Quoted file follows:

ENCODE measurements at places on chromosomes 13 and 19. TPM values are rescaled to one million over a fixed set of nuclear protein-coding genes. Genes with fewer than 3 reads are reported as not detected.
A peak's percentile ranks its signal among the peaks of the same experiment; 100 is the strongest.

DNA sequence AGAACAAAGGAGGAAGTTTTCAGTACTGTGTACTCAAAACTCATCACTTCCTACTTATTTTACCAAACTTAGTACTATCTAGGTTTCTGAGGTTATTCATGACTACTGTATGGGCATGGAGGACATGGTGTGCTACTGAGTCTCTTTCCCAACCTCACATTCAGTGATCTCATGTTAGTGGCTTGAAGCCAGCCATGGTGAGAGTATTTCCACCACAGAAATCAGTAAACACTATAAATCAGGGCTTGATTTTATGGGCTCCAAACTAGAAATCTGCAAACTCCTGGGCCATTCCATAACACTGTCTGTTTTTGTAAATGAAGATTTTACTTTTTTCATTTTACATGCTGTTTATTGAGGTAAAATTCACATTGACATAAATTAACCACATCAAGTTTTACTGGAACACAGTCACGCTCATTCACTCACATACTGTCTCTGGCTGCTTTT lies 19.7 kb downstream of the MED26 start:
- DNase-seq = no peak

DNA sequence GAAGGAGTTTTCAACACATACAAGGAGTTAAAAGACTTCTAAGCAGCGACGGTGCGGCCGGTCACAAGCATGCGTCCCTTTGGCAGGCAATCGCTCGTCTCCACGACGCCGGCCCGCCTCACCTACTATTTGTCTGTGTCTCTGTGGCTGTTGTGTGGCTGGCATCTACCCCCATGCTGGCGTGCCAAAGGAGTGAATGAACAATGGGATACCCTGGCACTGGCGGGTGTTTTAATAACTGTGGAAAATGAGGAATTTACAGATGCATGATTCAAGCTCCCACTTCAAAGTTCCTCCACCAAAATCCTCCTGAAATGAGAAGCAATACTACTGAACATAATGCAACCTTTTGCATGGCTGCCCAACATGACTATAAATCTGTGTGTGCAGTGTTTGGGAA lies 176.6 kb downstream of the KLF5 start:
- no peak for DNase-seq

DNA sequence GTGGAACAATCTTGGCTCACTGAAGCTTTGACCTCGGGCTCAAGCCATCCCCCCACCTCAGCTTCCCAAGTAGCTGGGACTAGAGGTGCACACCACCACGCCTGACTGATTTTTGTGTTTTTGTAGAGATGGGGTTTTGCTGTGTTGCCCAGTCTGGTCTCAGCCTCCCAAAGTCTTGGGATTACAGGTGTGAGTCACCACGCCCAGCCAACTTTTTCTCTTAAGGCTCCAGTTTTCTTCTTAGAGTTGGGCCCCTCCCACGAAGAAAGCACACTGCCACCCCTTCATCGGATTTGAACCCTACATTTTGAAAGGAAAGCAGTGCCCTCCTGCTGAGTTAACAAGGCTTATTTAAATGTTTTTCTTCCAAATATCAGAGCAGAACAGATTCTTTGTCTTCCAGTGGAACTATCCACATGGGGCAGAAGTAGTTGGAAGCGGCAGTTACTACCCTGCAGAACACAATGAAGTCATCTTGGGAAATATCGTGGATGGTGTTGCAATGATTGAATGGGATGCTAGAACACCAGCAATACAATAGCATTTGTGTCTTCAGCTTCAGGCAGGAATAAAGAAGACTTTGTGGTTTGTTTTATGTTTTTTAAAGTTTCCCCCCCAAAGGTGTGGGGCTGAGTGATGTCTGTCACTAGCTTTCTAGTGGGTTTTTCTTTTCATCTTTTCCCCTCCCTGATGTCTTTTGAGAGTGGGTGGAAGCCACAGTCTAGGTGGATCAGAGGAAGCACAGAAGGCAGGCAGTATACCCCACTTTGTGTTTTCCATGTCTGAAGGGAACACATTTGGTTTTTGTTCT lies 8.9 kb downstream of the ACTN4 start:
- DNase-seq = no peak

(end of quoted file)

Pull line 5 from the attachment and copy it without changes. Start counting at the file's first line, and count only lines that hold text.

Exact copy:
DNA sequence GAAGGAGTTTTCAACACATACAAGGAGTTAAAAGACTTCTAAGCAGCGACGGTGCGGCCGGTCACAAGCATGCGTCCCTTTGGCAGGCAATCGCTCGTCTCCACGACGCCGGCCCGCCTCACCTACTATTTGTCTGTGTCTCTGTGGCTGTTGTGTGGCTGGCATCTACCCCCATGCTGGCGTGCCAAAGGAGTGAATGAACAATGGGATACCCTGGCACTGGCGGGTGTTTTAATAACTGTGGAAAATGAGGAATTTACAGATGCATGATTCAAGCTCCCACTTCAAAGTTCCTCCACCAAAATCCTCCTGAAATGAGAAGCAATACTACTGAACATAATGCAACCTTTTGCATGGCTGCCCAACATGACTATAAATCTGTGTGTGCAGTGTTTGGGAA lies 176.6 kb downstream of the KLF5 start: